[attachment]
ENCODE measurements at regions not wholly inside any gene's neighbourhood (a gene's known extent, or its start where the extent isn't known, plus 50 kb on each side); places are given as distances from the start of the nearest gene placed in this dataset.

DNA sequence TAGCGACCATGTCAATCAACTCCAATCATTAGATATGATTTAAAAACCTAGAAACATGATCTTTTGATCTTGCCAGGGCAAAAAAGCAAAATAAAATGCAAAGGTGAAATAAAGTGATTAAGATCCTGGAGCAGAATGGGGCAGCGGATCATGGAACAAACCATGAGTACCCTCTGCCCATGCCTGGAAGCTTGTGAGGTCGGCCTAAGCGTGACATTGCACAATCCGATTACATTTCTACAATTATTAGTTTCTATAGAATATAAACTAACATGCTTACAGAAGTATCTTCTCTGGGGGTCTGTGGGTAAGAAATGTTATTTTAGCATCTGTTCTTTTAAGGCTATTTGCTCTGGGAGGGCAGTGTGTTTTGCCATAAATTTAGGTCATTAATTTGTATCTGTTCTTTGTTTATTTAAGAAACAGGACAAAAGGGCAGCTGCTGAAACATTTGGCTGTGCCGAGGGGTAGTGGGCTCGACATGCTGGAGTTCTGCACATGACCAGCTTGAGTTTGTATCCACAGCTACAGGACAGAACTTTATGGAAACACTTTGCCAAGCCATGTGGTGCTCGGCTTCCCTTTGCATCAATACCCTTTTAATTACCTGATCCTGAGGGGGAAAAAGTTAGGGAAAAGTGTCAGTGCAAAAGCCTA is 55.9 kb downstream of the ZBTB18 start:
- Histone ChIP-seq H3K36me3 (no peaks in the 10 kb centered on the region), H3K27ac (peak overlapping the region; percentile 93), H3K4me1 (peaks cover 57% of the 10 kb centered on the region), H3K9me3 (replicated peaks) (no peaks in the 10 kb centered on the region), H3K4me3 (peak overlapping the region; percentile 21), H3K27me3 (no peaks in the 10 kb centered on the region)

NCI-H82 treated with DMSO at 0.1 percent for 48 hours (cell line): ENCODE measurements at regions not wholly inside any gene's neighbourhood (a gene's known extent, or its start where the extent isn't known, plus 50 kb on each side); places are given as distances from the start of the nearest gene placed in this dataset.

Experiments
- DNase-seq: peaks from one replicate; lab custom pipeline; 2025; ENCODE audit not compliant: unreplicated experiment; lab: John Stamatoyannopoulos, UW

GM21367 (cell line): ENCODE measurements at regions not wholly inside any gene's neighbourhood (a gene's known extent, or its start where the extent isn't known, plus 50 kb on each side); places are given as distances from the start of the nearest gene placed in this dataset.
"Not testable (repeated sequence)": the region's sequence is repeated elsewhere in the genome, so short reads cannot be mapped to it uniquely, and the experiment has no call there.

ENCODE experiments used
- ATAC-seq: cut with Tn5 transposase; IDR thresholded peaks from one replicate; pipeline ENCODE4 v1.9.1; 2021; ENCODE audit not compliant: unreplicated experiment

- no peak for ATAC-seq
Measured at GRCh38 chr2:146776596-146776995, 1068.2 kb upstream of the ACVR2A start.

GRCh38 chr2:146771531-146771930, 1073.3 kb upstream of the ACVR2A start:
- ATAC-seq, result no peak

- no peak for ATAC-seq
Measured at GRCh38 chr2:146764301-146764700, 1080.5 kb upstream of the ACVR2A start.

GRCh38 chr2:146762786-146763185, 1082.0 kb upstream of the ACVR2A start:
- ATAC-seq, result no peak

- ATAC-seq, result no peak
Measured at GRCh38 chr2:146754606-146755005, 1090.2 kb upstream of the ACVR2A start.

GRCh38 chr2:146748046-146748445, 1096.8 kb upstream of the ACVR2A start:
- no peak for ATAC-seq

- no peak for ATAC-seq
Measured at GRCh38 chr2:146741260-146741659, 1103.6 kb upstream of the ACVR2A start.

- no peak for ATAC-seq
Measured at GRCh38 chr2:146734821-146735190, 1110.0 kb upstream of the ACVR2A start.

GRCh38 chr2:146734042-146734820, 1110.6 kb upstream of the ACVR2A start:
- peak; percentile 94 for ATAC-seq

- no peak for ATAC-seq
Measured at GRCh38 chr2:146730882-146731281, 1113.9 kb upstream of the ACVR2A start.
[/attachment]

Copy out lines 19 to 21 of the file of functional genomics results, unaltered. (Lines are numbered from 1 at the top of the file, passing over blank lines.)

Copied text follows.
- ATAC-seq, result no peak
Measured at GRCh38 chr2:146754606-146755005, 1090.2 kb upstream of the ACVR2A start.

GRCh38 chr2:146748046-146748445, 1096.8 kb upstream of the ACVR2A start: